Accounting and bookkeeping difficulties are also covered at length, including what to look for in an accountant or bookkeeper. Also covered are the legal aspects and responsibilities of hiring and firing employees. Under the delicate topic of firing a worker, it is advised to lock he or her out of the computer before the meeting, fire on a Monday, instead a Friday, have a viewer present, keep emotions out of it, and, strongly emphasized â€” the less said, the better.
In all, Ennico’s demonstration should provide highly useful data to all but the most experienced and savvy entrepreneurs.
The Business course after that transits into operating an eBay business, beginning with creating objectives, and the first of several pitches touting Power Trader status and why and how to accomplish it. (Power Trader status starts at ‘Bronze’ with trade of at least 1,500 USD a month, and extends into the stratosphere to ‘Titanium,’ at 200,000 USD a month.)
There are common sense suggestions, like avoiding the use of music in listings and keeping image sizes reasonable (since 50% of the U.S.A. still uses low-speed dial-up connections,) taking in account your competition, avoiding spelling errors and combative trader terms, and, in general, doing an attractive demonstration in your trade.
The section on Analysis Tools should be useful to many eBay traders. Trading something without making analysis the past performance of item is a way for wasting time and, often, losing or leaving money on the table. eBay presents several services that provide insight into what moves on the place by using a link in it’s Marketplace Research page, accessed via web browser at http://solutions.ebay.com
The first of these is the “What’s Hot” page linked through Trader Central. By clicking on “Trade By Category,” then “In Demand,” a trader can resolve prevailingly popular items in most categories.
Relatively new to the area is the “Want It Now” page linked through the eBay home page. There, purchasers post items they would like but canâ€™t find on the site.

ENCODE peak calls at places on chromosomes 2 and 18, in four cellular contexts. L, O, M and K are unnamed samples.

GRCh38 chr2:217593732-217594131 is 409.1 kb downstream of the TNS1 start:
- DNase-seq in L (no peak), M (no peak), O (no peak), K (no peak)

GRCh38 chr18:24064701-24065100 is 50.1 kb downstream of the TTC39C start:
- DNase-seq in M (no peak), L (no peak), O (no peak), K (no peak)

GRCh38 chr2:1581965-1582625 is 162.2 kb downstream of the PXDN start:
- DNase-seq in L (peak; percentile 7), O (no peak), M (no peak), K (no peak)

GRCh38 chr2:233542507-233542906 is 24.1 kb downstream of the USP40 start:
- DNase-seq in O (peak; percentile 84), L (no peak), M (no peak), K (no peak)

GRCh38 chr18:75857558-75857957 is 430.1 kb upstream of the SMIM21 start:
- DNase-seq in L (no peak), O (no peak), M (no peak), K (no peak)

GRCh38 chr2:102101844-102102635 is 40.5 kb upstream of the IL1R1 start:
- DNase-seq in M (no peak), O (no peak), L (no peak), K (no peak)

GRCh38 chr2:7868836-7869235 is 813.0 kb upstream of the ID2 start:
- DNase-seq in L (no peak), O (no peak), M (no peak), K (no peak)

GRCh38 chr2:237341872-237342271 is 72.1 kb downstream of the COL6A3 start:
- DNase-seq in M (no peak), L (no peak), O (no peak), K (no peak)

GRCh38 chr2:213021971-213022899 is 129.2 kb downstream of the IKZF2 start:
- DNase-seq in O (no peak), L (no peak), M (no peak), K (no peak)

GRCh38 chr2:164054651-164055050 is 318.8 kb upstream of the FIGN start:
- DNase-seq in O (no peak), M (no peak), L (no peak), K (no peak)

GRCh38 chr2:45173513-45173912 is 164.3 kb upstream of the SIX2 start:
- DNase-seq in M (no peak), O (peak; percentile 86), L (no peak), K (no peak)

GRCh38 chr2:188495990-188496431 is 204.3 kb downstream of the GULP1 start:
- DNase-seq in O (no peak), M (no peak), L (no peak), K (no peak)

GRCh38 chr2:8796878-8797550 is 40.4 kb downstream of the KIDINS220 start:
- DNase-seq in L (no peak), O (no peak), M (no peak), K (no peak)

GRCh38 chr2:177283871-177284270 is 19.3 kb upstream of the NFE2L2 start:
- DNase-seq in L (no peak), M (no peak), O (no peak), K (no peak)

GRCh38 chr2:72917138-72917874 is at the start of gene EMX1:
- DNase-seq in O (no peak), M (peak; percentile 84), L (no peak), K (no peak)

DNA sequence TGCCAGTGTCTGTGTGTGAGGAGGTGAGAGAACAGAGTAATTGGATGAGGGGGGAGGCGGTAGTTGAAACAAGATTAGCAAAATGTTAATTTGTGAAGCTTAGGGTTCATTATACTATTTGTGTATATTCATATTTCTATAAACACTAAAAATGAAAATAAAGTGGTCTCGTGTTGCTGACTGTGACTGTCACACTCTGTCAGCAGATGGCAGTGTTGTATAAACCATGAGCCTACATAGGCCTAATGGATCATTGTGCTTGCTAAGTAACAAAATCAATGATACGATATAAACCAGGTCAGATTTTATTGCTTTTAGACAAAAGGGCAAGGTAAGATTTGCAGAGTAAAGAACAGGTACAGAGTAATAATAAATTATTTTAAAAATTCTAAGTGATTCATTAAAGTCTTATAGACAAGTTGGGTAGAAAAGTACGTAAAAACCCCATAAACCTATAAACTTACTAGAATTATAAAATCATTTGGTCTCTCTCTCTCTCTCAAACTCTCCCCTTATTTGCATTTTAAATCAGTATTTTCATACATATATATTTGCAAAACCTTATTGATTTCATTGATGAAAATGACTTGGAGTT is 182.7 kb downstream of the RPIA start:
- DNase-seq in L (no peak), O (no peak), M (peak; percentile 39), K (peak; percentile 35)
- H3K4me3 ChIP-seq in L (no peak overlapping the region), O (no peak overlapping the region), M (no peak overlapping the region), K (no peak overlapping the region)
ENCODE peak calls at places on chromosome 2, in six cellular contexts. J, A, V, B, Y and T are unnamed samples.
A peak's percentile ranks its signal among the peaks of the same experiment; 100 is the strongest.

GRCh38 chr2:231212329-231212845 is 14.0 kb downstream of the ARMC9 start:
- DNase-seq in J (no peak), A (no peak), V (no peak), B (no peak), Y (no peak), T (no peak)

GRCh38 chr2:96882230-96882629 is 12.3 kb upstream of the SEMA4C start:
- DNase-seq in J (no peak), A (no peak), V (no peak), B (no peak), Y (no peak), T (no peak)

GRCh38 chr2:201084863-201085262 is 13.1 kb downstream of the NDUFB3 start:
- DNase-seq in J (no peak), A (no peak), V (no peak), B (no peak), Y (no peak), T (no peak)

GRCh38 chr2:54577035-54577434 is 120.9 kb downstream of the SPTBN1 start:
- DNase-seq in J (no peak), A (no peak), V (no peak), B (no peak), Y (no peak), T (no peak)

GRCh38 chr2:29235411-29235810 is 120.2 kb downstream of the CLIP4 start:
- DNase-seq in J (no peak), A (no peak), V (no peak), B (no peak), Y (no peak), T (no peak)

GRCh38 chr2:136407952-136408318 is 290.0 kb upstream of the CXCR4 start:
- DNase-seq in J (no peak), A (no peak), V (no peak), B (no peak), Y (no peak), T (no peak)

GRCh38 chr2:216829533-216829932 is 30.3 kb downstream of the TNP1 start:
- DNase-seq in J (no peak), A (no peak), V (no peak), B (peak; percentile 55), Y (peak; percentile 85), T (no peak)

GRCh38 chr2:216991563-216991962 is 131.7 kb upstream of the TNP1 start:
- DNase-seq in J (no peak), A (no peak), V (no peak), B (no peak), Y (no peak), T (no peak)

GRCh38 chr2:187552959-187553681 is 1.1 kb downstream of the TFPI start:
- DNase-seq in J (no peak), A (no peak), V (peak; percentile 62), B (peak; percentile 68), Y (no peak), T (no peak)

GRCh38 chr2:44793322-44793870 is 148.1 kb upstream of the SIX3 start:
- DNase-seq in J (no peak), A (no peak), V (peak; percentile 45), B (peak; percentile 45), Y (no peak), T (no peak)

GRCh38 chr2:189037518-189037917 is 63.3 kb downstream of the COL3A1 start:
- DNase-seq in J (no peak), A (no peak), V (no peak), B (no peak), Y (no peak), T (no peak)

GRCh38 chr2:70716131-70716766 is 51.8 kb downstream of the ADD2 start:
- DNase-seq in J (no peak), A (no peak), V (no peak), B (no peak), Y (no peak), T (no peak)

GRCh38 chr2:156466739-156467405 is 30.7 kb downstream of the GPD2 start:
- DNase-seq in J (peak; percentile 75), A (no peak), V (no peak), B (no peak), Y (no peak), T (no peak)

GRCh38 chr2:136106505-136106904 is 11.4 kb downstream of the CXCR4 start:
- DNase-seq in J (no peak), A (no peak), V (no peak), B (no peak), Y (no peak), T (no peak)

For those who wish to tie his or her trade to eBay’s promotions, there is the “Merchandising Calendar” linked through Trader Central that gives advance notice of offers â€” one tool particularly effective to Store traders.
The course segues into common sense solutions for finding merchandise to trade on eBay, suggesting the usual suspects â€” garage and estate trade, flea marketplaces, thrift shops, auctions and the like, as well as cueing traders into the “Whole Sale Lots” category on the site, then using search words such as ‘bulk,’ ‘pallet,’ ‘case,’ ‘lot.’ The problem with this strategy is that many traders are wholesaling goods for some reason and it is basically because the item canâ€™t be sold individually on the site. In the “Beyond The Basics” course, finding independent eBay certified wholesalers is dealt by using in detail.
The afternoon sessions offers micro detail cues on how to begin, create and expand an eBay business in the auction and Stores formats â€” from pricing, listing, keyword strategies to shipping advice and virtually every issue in within. Interspersed throughout are touts for eBay product or services such as PayPal, payments that are offered by a huge majority of eBay traders. eBay claims that traders who demonstrate PayPal average 5-6% higher trade-through costs than those who donâ€™t.
eBay â€” Beyond the Basics
There’s a particular amount of redundancy between the ‘Business’ and ‘Beyond the Basics’ courses, but deeper detail and additional demonstrations, such as International Trading, add to the worth of this course.
International Trading covers an untapped source of income for many eBay traders. The truth is, eBay claims that 48% of his or her trade are now international, and that cross-border trade average 6.5 % higher than domestic trade-through payments. The demonstration whets the appetite of the audience by using the fact that someone in Germany was willing to pay 79 USD for a 3.99 USD five-pack of Oreo cookies. Whether anyone else will ever again pay 79 USD for the same cookies on eBay is another matter, but the point that many products in USA can do well overseas, is reality.